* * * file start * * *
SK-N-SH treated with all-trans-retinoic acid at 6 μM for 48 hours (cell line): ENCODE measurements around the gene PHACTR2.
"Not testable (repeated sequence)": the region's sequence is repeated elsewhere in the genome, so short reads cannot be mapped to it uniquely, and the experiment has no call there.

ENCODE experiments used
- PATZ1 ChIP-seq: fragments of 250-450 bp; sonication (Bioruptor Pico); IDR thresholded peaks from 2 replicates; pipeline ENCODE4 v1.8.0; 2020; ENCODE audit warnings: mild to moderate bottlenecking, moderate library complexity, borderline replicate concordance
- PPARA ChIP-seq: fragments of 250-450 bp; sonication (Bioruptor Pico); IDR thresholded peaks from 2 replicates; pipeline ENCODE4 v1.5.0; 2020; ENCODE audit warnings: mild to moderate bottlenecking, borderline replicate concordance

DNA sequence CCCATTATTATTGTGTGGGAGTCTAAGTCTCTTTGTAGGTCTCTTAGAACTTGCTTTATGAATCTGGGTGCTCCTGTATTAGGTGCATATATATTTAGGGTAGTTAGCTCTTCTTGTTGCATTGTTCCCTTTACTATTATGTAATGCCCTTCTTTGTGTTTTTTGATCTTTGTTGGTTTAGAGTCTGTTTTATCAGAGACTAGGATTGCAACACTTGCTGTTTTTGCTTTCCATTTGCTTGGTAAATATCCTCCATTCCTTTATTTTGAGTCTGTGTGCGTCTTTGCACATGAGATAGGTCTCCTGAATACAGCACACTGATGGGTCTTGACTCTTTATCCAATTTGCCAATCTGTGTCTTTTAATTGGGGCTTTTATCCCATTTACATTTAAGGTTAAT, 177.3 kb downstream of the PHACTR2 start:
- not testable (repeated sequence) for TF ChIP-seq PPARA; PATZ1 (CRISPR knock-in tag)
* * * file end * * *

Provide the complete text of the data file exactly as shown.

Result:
SK-N-SH treated with all-trans-retinoic acid at 6 μM for 48 hours (cell line): ENCODE measurements around the gene PHACTR2.
"Not testable (repeated sequence)": the region's sequence is repeated elsewhere in the genome, so short reads cannot be mapped to it uniquely, and the experiment has no call there.

ENCODE experiments used
- PATZ1 ChIP-seq: fragments of 250-450 bp; sonication (Bioruptor Pico); IDR thresholded peaks from 2 replicates; pipeline ENCODE4 v1.8.0; 2020; ENCODE audit warnings: mild to moderate bottlenecking, moderate library complexity, borderline replicate concordance
- PPARA ChIP-seq: fragments of 250-450 bp; sonication (Bioruptor Pico); IDR thresholded peaks from 2 replicates; pipeline ENCODE4 v1.5.0; 2020; ENCODE audit warnings: mild to moderate bottlenecking, borderline replicate concordance

DNA sequence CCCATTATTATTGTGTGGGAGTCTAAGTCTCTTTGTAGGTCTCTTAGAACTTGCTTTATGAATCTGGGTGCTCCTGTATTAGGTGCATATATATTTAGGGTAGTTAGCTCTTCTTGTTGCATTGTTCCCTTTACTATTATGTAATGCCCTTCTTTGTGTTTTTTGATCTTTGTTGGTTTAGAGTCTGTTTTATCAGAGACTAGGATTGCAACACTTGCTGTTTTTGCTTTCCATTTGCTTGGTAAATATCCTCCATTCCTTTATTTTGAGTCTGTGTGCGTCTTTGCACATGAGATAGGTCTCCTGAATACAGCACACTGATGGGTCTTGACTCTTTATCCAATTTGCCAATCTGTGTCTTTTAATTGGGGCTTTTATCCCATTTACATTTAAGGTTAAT, 177.3 kb downstream of the PHACTR2 start:
- not testable (repeated sequence) for TF ChIP-seq PPARA; PATZ1 (CRISPR knock-in tag)